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Divinity is a fudge-like and meringue-type confection. Since the process for making divinity is relatively simple, the candy is truly defined by the quality of its ingredients. These ingredients include the following: sugar, corn syrup, vanilla, egg whites, and nuts. If you desire a taste boost, you might consider a divinity candy with a fruit additive or other flavoring. You should also seek divinity candy made in less humid regions, as this atmosphere better facilitates the dry and fluffy texture of quality divinity.
Although making divinity typically just involves stirring, beating, and heating the ingredients, the substance may develop a grainy texture. Good divinity should have a fluffy but outwardly crisp and smooth texture and a matte appearance. If the divinity is homemade, moving the contents between two pans may help prevent an undesirable texture. As for cooking the divinity, the best results can be achieved by using a candy thermometer. In general, divinity is at its peak cooking capacity at the mid-200 degrees Fahrenheit(about 120 degrees Celsius) range.
Weather conditions can impact the final output of divinity as well, so you may want to check where your purchased divinity candy is made. Generally speaking, dry regions are ideal for producing divinity. Due to its sugar-heavy content, moisture is readily absorbed by the confection. Therefore, a humid and damp area will be reflected by a damp and runny batch of divinity.
The ingredients of divinity may need special attention. For example, the egg whites should be prepared at room temperature. In addition, corn syrup comes in both light and dark varieties, but light corn syrup tends to work best with divinity. Likewise, sugar may be available in either powdered or granulated types, with the latter being a divinity fixture. A high-quality vanilla extract can also significantly boost the divinity’s flavor.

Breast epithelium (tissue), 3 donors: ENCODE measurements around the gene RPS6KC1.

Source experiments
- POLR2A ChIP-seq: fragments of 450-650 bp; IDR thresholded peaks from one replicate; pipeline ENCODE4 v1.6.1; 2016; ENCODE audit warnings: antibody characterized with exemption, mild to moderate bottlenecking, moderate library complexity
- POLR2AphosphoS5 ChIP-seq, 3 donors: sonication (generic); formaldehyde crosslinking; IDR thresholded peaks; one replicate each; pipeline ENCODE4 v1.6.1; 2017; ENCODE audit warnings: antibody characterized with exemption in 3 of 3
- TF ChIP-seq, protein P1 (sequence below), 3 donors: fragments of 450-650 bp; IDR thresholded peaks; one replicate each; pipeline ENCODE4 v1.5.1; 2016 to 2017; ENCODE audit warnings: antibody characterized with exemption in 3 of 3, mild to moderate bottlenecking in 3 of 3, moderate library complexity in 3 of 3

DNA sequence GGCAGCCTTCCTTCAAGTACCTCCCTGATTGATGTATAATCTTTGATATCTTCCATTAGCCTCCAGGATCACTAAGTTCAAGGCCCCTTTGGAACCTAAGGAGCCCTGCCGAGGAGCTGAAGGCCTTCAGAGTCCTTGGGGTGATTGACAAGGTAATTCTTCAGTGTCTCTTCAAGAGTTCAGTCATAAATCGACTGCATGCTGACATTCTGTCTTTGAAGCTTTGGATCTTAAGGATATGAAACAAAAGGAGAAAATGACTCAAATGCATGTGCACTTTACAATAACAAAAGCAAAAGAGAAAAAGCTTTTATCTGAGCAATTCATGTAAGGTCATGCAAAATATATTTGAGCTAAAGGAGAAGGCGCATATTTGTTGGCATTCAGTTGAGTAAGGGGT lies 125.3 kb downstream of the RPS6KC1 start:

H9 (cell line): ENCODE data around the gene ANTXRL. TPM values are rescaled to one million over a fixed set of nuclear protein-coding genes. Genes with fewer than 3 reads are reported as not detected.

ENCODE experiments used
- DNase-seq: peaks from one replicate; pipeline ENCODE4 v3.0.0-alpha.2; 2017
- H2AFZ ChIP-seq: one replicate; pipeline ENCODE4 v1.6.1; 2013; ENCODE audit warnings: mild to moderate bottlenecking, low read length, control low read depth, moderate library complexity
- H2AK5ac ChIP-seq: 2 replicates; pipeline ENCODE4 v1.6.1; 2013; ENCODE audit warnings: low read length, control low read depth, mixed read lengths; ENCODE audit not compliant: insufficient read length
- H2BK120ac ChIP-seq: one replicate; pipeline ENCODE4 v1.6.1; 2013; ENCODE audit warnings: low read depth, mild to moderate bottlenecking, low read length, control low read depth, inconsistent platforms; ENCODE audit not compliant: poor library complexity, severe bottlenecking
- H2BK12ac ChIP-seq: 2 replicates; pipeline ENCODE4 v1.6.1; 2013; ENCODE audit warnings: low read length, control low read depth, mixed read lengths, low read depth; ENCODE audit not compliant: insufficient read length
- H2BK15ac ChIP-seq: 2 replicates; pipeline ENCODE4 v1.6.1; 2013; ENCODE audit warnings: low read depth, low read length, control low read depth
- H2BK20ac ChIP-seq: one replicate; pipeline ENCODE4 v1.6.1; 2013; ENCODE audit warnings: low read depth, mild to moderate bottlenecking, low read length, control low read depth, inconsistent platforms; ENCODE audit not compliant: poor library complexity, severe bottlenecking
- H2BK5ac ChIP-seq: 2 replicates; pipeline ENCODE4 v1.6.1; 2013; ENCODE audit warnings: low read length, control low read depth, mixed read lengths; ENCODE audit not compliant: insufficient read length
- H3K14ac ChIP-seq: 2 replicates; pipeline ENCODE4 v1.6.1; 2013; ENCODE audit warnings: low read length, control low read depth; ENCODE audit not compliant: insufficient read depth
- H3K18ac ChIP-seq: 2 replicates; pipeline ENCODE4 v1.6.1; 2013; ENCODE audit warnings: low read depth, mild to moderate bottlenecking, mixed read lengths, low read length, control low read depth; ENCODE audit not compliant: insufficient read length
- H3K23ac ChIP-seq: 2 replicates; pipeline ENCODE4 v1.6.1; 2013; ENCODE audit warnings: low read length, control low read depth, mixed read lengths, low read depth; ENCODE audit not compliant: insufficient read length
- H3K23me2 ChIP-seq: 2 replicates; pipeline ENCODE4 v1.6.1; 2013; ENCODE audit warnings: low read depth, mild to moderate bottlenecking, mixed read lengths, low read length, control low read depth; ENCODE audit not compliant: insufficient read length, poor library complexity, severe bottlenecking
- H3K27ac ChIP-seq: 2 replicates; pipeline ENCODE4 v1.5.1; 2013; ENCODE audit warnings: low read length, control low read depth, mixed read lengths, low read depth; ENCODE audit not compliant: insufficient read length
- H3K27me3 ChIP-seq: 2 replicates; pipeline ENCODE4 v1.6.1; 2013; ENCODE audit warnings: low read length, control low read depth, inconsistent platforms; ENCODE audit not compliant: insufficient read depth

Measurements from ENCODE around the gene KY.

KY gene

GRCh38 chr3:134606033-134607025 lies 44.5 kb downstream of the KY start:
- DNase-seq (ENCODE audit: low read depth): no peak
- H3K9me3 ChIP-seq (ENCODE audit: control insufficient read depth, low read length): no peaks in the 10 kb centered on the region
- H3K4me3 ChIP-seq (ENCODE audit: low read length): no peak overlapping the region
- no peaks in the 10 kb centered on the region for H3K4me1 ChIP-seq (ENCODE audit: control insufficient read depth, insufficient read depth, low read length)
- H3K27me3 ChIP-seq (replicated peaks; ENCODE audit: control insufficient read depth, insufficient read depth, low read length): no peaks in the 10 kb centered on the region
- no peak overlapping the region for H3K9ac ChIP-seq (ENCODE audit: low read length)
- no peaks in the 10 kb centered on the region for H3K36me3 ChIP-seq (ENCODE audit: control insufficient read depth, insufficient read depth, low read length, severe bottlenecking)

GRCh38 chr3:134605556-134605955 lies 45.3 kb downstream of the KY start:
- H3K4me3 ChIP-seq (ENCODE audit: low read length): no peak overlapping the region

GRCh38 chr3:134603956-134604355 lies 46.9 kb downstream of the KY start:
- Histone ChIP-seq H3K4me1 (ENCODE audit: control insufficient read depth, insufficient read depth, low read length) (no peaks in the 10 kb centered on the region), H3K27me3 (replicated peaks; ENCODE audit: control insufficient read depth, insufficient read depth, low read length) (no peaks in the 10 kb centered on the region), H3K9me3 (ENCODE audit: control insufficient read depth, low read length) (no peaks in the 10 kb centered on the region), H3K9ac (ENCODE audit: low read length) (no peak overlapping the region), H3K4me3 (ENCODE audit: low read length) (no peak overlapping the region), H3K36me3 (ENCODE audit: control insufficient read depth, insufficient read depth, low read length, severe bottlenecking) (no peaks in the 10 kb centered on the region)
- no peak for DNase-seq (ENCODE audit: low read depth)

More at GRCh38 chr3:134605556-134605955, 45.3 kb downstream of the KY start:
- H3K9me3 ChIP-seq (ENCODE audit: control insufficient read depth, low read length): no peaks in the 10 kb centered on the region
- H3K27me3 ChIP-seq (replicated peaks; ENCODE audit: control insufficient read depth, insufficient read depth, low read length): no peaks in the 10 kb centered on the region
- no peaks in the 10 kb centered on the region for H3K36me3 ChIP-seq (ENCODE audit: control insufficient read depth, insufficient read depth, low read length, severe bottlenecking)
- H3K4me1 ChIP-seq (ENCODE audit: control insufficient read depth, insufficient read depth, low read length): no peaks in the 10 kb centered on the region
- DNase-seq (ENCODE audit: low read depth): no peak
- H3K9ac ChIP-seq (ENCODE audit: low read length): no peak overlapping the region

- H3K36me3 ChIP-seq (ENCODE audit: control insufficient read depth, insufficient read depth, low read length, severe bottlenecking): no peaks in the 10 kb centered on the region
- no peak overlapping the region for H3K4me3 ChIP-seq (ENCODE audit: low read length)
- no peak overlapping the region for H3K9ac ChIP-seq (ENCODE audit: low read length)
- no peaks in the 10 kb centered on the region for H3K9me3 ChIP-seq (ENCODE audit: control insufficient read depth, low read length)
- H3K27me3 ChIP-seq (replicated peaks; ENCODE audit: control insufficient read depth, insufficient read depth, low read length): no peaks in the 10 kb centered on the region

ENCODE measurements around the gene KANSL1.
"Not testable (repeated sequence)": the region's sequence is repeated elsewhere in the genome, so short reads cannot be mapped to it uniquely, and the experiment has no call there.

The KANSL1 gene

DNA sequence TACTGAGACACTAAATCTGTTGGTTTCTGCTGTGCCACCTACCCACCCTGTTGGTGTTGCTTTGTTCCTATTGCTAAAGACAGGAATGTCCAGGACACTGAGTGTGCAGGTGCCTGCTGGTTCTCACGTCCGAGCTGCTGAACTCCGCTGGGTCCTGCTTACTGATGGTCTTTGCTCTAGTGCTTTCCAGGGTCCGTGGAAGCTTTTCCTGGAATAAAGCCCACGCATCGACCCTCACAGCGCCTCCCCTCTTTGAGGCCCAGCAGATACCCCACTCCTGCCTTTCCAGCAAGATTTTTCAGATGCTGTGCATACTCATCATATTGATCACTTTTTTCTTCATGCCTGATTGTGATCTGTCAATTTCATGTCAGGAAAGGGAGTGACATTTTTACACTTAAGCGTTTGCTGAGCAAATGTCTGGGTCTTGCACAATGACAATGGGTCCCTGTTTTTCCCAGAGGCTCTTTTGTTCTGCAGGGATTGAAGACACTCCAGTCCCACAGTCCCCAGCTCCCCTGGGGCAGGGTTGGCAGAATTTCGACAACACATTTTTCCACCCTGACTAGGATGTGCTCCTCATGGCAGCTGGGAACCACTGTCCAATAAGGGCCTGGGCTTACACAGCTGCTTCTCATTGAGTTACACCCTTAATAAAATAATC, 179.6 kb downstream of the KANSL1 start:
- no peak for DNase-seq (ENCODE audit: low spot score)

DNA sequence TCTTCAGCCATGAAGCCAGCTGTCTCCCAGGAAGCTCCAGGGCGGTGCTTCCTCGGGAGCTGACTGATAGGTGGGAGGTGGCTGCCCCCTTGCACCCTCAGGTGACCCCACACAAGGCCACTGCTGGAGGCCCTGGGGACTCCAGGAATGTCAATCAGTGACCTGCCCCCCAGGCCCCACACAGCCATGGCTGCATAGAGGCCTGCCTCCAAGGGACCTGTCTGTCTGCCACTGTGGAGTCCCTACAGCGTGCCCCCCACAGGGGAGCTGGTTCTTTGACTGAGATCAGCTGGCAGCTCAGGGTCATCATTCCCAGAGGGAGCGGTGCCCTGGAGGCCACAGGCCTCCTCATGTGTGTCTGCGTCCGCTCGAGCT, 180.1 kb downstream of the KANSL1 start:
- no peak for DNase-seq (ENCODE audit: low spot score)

Divinity may also be enhanced with several types of additives, depending on your tastes. You may also find divinity candy that contains bits of dried fruits. Further, the base of the divinity itself may be flavored with different sweet tastes, such as strawberry or chocolate. By simply substituting brown sugar for sugar, a spongy treat with a caramel taste dubbed sponge toffee may be created.
Since nuts are the main extra component in divinity candy, your preferred nut choice may contribute greatly to overall taste. Pecans are a popular choice, as they have a soft texture and a somewhat buttery taste that works well with divinity candies. For a harder texture and a more intense taste, you might opt for chopped walnuts. Other options might include almonds and peanuts.
I say go with the ingredient list. You don't want a bunch of preservatives or other junk in divinity. Sugar, corn syrup and vanilla should be the main ingredients. Stay away from anything that has gelatin or something along those lines.
These ingredients can give divinity a very odd flavor that isn't exactly what most people are looking for in their "homestyle" candy. They're meant to make the candy last longer and come "set" -- or firm up -- but the end result is that the candy tastes strange -- very much like its plastic packaging. Unless, of course, you like the taste of plastic.
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